5. Parties’ Contentions
Complainant contends to have spent substantial time, effort, and money advertising and promoting its MARLBORO trademark throughout the United States, the result being that – as held by a variety of UDRP panels – its MARLBORO trademark is worldwide famous.
Complainant submits that the disputed domain name is confusingly similar to Complainant’s MARLBORO trademark as it includes the latter in its entirety simply added by the geographic term “USA” and a hyphen. Moreover, Complainant asserts that Respondent has no rights or legitimate interests in respect of the disputed domain name since (1) Respondent is neither commonly known by the disputed domain name nor does Respondent’s name resemble the disputed domain name in any manner, (2) Complainant has not licensed, authorized, or permitted Respondent to register domain names incorporating Complainant’s MARLBORO trademark, (3) Respondent has failed to make any bona fide or other legitimate use of the disputed domain name which resolves to a blank page and lacks content on the Internet and (4) Respondent registered the disputed domain name significantly after the first filing for registration of Complainant‘s MARLBORO trademark with the USPTO as well as Complainant’s registration of the domain name <marlboro.com> in 2000. Finally, Complainant argues that Respondent registered and is using the disputed domain name in bad faith since (1) Respondent has demonstrated a knowledge of and familiarity with Complainant’s MARLBORO brand and business when creating the disputed domain name, which is why it is not possible to conceive of a plausible situation in which Respondent would have been unaware of Complainant’s trademark at the time the disputed domain name was registered, (2) though the disputed domain name currently resolves to an inactive website and is not being used, there is still no indication for any plausible good faith reason or logic for Respondent to have registered the disputed domain name, and (3) on the balance of the facts to this case, it is more likely than not that Respondent knew of and targeted Complainant’s trademark when registering the disputed domain name.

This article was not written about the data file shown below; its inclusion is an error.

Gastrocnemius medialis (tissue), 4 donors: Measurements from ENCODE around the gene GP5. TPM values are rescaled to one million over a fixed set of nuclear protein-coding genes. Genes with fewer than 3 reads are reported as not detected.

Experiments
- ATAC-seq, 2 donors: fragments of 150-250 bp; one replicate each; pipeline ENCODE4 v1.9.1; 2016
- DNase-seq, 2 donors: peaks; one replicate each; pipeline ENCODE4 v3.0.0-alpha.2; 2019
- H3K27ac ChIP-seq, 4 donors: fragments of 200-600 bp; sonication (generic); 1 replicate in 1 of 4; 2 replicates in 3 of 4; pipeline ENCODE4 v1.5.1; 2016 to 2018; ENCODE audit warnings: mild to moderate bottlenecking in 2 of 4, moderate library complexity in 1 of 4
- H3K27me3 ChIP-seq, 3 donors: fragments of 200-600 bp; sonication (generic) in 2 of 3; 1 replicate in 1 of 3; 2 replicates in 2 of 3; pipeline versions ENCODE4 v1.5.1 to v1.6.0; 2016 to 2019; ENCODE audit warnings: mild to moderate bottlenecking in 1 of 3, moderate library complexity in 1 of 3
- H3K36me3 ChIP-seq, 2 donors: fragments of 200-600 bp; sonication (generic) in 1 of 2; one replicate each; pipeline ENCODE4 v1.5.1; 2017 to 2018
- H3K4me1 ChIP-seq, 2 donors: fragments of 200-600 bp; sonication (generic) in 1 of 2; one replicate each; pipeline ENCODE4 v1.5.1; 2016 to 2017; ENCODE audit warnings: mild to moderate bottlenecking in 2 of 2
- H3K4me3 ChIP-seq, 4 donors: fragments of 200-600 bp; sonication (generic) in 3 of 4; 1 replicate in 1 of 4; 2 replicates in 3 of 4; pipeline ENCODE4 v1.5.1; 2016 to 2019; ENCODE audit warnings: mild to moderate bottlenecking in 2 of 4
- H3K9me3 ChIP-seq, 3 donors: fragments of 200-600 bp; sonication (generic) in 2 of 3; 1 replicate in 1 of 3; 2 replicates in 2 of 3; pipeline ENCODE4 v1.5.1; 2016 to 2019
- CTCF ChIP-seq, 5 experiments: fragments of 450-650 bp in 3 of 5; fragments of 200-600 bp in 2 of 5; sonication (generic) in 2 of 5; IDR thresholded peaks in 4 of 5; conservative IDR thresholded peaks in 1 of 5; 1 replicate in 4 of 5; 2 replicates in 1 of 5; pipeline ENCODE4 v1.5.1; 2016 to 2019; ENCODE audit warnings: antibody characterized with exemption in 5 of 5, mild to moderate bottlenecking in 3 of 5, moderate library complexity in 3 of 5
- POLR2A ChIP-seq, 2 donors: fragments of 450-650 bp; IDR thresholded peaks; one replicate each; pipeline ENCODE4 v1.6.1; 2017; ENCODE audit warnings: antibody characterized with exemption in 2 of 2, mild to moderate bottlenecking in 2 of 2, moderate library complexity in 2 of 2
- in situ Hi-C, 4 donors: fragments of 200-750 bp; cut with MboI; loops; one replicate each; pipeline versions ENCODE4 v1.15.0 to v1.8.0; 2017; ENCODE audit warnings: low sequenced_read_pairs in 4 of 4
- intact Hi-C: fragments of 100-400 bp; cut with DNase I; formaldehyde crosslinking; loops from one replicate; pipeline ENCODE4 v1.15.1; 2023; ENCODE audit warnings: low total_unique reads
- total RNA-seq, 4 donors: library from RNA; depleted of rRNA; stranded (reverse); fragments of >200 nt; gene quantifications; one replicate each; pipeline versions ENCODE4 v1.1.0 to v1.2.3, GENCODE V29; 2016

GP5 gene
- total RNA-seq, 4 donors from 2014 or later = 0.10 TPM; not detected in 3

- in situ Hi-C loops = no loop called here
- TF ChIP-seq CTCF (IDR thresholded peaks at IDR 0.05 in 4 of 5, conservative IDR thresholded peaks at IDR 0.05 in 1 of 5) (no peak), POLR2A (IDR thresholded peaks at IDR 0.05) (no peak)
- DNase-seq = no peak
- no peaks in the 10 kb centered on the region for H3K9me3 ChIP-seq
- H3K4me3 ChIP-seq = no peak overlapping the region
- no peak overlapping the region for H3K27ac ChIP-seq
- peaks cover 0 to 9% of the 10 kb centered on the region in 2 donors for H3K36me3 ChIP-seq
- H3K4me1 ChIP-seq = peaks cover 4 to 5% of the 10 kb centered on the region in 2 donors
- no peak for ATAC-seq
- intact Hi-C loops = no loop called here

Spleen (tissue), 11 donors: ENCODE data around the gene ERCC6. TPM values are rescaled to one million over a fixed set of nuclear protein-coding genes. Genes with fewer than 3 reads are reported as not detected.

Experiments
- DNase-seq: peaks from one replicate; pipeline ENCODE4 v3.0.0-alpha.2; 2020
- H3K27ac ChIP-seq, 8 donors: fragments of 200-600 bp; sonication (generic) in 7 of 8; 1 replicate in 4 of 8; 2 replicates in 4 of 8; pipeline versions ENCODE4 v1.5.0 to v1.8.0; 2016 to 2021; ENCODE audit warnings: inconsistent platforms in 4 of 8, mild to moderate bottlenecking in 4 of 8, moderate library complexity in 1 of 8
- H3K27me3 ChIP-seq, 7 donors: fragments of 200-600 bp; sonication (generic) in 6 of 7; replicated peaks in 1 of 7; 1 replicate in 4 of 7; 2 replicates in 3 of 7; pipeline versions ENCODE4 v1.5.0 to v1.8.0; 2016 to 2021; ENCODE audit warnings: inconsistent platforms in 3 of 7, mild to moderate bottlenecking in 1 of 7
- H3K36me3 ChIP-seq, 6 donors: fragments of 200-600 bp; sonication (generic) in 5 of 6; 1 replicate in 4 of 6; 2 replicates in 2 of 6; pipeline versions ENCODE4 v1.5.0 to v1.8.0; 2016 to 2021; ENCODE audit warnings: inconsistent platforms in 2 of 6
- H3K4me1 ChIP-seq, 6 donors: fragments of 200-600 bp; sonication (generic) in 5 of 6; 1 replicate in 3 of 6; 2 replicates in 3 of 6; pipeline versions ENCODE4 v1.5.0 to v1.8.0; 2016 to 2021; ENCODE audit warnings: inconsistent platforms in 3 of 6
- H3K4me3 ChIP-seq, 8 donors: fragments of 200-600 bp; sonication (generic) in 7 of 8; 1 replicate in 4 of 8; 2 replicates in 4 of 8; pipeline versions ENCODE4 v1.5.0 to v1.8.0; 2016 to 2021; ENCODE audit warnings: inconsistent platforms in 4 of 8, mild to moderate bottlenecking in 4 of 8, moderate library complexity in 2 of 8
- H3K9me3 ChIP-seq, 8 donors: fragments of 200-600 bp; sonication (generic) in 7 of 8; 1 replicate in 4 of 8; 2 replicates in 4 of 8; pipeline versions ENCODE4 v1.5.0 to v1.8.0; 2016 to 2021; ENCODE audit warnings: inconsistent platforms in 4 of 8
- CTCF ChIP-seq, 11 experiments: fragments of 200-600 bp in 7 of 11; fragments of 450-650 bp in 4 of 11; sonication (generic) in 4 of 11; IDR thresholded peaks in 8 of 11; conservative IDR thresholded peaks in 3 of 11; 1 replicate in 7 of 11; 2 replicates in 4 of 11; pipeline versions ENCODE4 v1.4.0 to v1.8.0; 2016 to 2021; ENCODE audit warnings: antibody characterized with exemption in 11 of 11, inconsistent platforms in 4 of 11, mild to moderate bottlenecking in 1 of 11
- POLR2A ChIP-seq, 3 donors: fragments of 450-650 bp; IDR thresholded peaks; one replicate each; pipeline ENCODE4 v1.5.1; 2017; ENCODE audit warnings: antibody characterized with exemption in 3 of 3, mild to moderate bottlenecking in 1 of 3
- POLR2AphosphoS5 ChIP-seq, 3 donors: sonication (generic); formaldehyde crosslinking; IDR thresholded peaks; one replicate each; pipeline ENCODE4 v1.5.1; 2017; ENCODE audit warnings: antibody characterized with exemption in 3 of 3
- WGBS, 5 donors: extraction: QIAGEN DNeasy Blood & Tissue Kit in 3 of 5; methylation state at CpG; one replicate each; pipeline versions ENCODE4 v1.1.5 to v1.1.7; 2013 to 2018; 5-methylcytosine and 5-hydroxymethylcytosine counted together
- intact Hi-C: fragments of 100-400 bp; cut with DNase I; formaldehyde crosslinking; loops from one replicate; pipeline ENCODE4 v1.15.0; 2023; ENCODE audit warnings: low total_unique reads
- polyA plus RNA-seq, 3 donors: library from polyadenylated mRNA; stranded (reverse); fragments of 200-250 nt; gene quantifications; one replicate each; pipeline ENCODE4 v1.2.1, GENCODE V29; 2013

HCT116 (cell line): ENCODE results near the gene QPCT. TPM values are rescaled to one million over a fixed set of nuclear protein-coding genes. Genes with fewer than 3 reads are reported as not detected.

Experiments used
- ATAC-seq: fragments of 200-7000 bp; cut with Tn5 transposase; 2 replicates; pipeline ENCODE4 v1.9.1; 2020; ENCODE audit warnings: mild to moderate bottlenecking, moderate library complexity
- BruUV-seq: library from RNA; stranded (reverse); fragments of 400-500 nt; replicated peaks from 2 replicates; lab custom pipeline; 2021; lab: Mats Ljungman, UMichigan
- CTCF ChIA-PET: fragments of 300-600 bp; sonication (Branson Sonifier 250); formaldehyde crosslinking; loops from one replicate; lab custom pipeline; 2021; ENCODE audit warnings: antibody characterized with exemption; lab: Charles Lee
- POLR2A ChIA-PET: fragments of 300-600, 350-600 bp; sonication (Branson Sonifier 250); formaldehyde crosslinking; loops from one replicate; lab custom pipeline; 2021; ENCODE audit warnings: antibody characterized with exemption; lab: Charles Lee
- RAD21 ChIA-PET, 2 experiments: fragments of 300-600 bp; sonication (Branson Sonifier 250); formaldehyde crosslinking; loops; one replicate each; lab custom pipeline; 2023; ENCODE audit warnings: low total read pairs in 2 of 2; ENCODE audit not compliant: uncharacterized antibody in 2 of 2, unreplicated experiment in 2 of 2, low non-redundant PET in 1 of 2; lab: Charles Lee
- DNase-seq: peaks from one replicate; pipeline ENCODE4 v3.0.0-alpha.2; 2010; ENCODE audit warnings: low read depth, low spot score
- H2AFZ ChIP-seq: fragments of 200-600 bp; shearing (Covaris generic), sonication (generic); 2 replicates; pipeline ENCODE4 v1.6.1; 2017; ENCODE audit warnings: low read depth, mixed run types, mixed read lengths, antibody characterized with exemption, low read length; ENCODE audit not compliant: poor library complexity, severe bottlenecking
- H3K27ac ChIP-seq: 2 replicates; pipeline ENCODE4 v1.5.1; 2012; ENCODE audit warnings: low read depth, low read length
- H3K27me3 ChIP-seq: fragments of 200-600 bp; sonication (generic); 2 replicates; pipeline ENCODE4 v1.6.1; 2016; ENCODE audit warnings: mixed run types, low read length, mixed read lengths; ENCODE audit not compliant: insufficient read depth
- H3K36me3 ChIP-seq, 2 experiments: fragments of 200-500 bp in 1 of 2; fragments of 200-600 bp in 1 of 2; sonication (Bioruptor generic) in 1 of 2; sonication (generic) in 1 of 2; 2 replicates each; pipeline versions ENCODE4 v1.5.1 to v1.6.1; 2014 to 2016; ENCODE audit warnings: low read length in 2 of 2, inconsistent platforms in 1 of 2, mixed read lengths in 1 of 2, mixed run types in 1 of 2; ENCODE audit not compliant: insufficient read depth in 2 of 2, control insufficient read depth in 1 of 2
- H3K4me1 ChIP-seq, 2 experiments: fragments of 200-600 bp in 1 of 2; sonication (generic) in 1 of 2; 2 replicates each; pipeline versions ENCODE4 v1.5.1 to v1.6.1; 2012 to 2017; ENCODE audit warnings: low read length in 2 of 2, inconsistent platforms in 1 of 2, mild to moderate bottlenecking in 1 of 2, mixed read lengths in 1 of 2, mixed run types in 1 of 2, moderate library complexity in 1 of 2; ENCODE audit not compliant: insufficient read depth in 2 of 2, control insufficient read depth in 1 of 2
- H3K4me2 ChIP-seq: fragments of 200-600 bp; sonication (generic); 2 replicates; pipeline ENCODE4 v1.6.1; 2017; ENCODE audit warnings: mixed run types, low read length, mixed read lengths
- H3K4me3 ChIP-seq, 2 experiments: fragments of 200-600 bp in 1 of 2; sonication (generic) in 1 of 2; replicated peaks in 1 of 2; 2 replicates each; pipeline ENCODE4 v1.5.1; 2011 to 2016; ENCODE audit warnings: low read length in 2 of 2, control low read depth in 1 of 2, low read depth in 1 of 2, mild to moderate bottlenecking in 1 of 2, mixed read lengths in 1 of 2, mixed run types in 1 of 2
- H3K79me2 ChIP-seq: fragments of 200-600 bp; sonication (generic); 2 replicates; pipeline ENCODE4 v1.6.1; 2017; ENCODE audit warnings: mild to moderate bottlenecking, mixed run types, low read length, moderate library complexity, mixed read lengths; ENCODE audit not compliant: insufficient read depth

Respondent did not reply to Complainant’s contentions.
6. Discussion and Findings
Under paragraph 4(a) of the Policy, Complainant carries the burden of proving:
(i) that the disputed domain name is identical or confusingly similar to a trademark or service mark in which Complainant has rights; and
(ii) that Respondent has no rights or legitimate interests in respect of the disputed domain name; and
(iii) that the disputed domain name has been registered and is being used in bad faith.
Respondent’s default in the case at hand does not automatically result in a decision in favor of Complainant, however, paragraph 5(f) of the Rules provides that if Respondent does not submit a response, in the absence of exceptional circumstances, the Panel shall decide the dispute solely based upon the Complaint. Further, the Panel may draw such inferences as are appropriate from Respondent’s failure to submit a Response.